Copyright 2014 by The Associated Press

Wisconsin Badger Fan: “Kilted” Ken Werner

*Originally published on January 10, 2013. 
*Updated on July 23, 2014 via an email from Mr. Ken Werner.  In that email, Mr. Werner informed me that:

  1. His name is spelled “Werner” (not Warner).  
  2. He has, in fact, attended (to this date) 427 games (not 40).  In other words, the 40 that appears in the article is a typo.  

I really appreciate the email from Mr. Werner.

***

by Travis Normand

There is a short article and photo in this week’s ESPN The Magazine (January 7, 2013) about Ken Werner.  Unfortunately, what you see in the magazine is only a teaser for what is apparently posted online at ESPN.com.  This normally wouldn’t be a problem, however, in order to read this particular story one must have a subscription to ESPN’s premium content.  I use to have a subscription to this service but I finally got rid of it.  It simply wasn’t worth the money.

Continue reading

College and SEC Bucket List (per ESPN)

by Travis Normand

If I have said it once, I have said it 100 times.

It is the culture, history, and environment surrounding the sport of college football that makes it so fantastic.  This is what distinguishes college football, more than anything else, from other sports (most especially the NFL / professional football).

From the ESPN.com SEC bucket list:

The pageantry that comes with college sports makes it that much more enduring to fans. The sports are great, but it’s the environment around them that add a little more flavor and excitement.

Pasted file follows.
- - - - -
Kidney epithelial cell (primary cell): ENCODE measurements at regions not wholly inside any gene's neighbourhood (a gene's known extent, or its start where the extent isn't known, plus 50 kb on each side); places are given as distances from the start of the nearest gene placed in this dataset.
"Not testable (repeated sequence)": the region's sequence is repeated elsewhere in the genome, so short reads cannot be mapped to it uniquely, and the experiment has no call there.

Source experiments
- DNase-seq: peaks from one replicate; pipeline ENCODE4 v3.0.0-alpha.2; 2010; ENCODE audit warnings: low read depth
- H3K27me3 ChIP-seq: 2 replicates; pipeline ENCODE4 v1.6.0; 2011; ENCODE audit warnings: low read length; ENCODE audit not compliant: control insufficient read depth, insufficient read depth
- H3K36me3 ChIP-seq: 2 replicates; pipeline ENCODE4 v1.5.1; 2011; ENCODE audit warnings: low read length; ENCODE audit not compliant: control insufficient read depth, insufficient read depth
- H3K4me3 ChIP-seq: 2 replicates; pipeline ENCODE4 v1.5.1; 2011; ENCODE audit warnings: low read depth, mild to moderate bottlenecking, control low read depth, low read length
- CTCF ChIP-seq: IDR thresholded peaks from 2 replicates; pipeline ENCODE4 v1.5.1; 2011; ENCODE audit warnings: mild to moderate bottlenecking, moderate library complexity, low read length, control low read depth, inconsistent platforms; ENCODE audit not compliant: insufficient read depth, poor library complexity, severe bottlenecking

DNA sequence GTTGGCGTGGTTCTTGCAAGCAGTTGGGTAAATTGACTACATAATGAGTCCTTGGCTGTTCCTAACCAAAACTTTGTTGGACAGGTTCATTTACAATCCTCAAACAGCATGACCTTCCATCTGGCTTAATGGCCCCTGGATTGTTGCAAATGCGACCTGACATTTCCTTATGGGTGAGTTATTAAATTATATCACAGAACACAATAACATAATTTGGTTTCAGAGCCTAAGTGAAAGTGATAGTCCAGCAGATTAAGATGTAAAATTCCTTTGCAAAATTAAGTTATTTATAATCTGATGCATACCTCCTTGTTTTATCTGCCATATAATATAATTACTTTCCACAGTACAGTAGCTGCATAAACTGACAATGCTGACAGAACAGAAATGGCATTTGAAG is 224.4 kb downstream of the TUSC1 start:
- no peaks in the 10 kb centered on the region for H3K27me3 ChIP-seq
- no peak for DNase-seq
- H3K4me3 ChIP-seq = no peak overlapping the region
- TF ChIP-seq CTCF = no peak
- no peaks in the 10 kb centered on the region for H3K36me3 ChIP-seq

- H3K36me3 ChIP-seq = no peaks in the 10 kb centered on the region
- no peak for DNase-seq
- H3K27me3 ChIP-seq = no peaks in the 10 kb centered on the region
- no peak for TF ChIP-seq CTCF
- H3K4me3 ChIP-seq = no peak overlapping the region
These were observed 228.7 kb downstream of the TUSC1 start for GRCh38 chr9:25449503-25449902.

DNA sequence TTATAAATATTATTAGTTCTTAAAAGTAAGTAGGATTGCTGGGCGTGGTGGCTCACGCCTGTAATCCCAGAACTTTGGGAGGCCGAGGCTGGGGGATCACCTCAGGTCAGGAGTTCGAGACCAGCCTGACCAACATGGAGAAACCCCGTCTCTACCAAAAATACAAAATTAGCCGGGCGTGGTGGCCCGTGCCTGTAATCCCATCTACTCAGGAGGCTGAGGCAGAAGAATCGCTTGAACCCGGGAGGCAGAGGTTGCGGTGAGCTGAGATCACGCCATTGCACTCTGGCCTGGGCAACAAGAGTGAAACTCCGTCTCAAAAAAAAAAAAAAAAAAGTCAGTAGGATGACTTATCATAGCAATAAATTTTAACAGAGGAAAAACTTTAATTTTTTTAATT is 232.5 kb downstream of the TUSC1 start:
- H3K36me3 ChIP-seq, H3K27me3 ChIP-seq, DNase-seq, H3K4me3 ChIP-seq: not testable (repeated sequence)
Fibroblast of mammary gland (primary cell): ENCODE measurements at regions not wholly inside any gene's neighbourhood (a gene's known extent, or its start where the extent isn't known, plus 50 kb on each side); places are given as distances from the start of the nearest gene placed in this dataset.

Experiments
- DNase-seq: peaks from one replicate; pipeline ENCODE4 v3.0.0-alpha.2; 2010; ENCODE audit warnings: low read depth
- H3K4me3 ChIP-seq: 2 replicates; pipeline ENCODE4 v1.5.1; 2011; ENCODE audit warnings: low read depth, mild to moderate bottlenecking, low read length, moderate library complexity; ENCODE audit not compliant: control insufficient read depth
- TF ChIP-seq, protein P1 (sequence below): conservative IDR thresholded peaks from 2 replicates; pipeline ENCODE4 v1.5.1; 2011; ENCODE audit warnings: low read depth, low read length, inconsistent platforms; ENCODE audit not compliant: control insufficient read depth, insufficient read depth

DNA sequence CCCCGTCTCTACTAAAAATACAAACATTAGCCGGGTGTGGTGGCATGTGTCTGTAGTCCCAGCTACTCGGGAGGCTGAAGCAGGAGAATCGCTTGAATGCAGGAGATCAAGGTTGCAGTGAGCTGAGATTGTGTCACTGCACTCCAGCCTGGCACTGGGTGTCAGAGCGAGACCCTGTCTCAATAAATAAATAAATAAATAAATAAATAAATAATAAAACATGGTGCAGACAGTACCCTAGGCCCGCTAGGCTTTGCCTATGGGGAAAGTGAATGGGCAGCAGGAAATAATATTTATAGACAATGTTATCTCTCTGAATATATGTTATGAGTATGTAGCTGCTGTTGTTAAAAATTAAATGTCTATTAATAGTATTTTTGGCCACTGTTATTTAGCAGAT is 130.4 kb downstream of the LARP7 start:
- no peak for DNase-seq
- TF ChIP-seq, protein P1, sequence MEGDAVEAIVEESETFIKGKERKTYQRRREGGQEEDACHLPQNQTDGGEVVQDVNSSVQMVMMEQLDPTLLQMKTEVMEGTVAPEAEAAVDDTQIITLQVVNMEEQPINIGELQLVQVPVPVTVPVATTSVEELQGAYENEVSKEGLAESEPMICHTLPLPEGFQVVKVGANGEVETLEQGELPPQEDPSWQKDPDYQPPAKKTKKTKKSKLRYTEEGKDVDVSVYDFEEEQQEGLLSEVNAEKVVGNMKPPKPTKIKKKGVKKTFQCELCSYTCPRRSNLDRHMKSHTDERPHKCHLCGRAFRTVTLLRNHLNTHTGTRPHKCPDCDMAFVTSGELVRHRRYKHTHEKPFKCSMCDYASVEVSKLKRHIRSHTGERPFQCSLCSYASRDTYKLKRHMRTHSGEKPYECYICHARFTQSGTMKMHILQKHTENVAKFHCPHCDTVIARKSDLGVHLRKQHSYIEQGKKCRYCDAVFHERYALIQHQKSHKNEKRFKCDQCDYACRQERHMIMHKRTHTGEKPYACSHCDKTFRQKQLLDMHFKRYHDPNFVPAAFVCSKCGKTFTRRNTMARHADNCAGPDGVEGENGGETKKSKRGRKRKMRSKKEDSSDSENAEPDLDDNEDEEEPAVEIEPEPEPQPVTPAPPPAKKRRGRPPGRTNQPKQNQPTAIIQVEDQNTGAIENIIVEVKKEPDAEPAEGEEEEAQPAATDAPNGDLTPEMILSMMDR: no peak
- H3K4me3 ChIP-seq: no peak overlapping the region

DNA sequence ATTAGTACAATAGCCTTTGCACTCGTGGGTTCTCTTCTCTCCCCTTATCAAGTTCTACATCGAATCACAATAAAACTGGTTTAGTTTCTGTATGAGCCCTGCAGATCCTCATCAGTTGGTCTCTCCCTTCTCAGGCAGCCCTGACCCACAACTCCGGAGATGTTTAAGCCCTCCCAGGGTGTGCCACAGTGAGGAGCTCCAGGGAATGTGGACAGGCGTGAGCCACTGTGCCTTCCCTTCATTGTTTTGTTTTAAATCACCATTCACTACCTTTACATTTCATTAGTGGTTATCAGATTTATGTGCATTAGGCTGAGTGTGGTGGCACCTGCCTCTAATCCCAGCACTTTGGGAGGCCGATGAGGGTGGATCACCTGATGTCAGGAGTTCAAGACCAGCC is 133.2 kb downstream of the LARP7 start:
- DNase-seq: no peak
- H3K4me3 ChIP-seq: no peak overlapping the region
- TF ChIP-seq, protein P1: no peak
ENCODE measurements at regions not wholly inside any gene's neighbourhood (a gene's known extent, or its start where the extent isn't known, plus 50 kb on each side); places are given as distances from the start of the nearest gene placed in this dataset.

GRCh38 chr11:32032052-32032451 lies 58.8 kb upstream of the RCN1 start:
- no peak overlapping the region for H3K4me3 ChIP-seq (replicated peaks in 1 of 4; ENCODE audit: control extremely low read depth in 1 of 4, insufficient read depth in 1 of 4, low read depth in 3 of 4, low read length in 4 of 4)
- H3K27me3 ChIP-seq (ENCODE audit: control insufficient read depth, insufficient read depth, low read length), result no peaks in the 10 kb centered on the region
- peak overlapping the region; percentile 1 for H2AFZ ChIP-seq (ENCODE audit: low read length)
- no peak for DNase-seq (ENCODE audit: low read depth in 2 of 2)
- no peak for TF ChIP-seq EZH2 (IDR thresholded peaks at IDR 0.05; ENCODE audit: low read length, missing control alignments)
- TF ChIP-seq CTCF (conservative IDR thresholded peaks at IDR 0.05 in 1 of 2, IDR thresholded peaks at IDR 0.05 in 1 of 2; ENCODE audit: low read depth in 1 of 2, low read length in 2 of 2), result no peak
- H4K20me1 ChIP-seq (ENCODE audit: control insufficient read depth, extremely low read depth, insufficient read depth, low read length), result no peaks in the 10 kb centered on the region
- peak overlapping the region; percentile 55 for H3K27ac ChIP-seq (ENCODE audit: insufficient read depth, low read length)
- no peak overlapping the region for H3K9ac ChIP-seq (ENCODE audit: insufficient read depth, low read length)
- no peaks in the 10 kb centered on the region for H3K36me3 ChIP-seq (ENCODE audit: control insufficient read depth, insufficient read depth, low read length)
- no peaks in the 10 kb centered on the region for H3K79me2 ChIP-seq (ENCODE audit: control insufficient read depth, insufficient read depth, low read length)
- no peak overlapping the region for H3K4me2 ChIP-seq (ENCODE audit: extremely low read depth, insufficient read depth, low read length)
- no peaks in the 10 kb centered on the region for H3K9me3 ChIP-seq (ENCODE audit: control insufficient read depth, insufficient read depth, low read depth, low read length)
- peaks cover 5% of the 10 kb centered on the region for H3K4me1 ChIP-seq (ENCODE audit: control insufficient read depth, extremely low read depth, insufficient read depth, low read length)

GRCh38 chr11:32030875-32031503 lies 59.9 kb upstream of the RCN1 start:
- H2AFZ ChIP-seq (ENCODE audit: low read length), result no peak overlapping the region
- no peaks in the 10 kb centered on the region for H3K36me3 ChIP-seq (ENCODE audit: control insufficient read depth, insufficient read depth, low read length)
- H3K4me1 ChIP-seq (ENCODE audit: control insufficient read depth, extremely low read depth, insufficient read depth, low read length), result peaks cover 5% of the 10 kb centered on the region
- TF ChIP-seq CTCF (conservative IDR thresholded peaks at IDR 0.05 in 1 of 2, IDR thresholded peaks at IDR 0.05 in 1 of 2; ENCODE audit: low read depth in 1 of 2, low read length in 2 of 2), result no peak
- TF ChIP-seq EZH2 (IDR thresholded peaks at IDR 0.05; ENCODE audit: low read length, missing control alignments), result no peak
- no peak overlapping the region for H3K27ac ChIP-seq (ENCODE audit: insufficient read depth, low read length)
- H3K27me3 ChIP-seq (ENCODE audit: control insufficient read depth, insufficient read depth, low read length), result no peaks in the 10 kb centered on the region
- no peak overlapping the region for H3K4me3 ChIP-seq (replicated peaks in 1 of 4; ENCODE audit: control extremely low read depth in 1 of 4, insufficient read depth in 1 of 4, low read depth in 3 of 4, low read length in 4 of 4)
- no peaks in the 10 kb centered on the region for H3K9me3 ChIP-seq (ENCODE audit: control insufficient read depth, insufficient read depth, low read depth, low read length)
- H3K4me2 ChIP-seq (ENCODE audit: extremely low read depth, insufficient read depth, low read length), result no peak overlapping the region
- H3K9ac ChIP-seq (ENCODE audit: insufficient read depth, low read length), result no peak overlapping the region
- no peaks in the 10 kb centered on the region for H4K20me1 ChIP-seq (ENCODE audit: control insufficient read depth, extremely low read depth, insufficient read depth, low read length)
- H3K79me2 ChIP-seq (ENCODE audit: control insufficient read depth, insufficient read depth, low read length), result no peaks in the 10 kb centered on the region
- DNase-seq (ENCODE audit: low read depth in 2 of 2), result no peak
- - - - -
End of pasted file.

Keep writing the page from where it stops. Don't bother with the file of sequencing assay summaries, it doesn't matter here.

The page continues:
[Press Release] ESPNU Expands National Signing Day for Eighth Consecutive Year

ESPN - 9KPress Release from ESPN
January 24, 2013
To tweet this release: http://es.pn/UnKdJw

ESPNU Expands National Signing Day for Eighth Consecutive Year

10 Continuous Hours to Start the 2013 College Football Season: Reporters Embedded at 13 Schools; 17 On-Air Player Commitments; Guest Studio Analysts Gene Chizik and Derek Dooley

ESPN kicks off the start of the 2013 college football season with the most comprehensive National Signing Day coverage to date on Wednesday, Feb. 6 with the 10 hour ESPNU National Signing Day Special at 9 a.m. ET on ESPNU, live look-ins from SportsCenter throughout the day, and accompanying reporting on ESPN’s RecruitingNation.com. The special will also be available on WatchESPN and ESPN3, in addition to being simulcast on ESPN from 3:30-4 p.m.

ESPNU’s eighth annual special will include at least 17 of the nation’s leading recruits revealing their college decision live and reporters coast-to-coast for up-to-the-minute information across ESPN platforms. ESPNU will be embedded at 13 of the nation’s top teams all day interviewing coaches, and providing up-to-the-minute news on each team’s freshman class as the commitments are faxed in. ESPN’s RecruitingNation.com will also have reporters at high school announcements and in-depth analysis on its 14 team dedicated nation sites.

Continue reading

ESPN’s journalistic integrity is harmed again

by Travis Normand

Take a look at this article on Deadspin.com titled:

It is clear that in the first video, the 11 p.m. SportsCenter credited SportsByBrooks.com with the information.  However, the next video showing the 1 a.m. SportsCenter (airing two hours later), had removed such credit.

ESPN could have simply cited the report that appeared in The Times-Picayun, which also got its information from SportsByBrooks.com.  Instead, however, SportsCenter anchor Jonathan Coachman said the information was something that “we’ll have to see to really believe.”

It appears that ESPN doesn’t want to give any credit for the information and instead wants to degrade the original source without naming names.

Fascinating stuff, but then again, its what we have come to expect from ESPN.

Continue reading